Fairmont Empress Hotel

Major tourist attractions are not far from the Inner Harbour, such as the Royal British Columbia Museum, highlighting 12,000 years of natural and human history in B.C. In addition to visiting the museum, watch at least one of the films at the adjacent National Geographic IMAX Theater. A little over a block from this attraction, tour the impressive Legislative Buildings. For refreshment, take part in the very British tradition of afternoon tea at the nearby Fairmont Empress Hotel, built in 1908, or stroll several blocks from the Inner Harbor and grab fish & chips at Barb's on Fisherman's Wharf.

Investigate the shops, galleries and restaurants along Government Street, Wharf Street, and Fort Street, known as Antique Row. Hanging baskets of flowers are as colorful as the streets they decorate. Pay a visit to Bastion Square, once the site of Fort Victoria, and to Market Square, where shops are housed in buildings constructed during and after the Gold Rush. Stop in Chinatown, one of the oldest in North America, for a glimpse down Fan Tan Alley, the narrowest street in Canada, and at the Gate of Harmonious Interest.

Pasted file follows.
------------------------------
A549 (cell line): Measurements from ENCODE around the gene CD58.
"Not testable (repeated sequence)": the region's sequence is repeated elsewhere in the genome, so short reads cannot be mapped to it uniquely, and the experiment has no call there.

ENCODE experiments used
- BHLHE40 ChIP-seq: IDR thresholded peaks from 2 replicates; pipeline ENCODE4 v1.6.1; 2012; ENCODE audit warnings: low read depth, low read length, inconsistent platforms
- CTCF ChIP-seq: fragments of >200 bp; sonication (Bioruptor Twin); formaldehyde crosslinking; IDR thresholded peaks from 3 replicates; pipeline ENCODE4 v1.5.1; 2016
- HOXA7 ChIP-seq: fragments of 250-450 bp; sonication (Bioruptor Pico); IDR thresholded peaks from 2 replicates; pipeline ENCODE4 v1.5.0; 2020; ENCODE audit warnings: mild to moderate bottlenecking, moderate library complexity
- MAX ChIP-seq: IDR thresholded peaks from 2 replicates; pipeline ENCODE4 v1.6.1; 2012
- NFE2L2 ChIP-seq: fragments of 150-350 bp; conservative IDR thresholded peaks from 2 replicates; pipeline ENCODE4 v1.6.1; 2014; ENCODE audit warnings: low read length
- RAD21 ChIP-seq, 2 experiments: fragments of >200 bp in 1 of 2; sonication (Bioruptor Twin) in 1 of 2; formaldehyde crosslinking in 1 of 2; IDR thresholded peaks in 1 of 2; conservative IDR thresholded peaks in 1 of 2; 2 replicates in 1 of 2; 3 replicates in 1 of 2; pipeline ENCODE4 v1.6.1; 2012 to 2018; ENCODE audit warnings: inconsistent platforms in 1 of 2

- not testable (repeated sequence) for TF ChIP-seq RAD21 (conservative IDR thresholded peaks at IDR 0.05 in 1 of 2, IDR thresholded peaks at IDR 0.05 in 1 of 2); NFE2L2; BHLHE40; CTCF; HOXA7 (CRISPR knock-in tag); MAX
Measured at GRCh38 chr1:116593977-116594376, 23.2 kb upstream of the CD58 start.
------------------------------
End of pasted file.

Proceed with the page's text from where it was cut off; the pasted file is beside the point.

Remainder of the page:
A few minutes from downtown, visit 39-room Craigdarroh Castle, built in 1887 by Robert Dunsmuir, a B.C. local baron. Another famous attraction, Butchart Gardens, is just 30 minutes from Victoria's city center and is perhaps the most visited attraction on Vancouver Island. The Sunken, Rose, Japanese and Italian Gardens are in vibrant bloom all summer.

Outdoor adventure enthusiasts can hike and bike in what is considered the "Cycling Capital of Canada". The Galloping Goose Trail and scenic coastal routes are perfect for bikers. Beneath the scenic waterfront, Vancouver Island features some of the world's best scuba diving. Water lovers can also kayak, sail and fish. Wildlife viewing is a popular pastime in city parks, and out on the water in Zodiacs or yachts, where you can spot Orcas (there are three resident pods in the area) or migrating gray whales.

For more information, call 800-663-3883, 250-953-2033 or visit the website,

Suggested Side Trip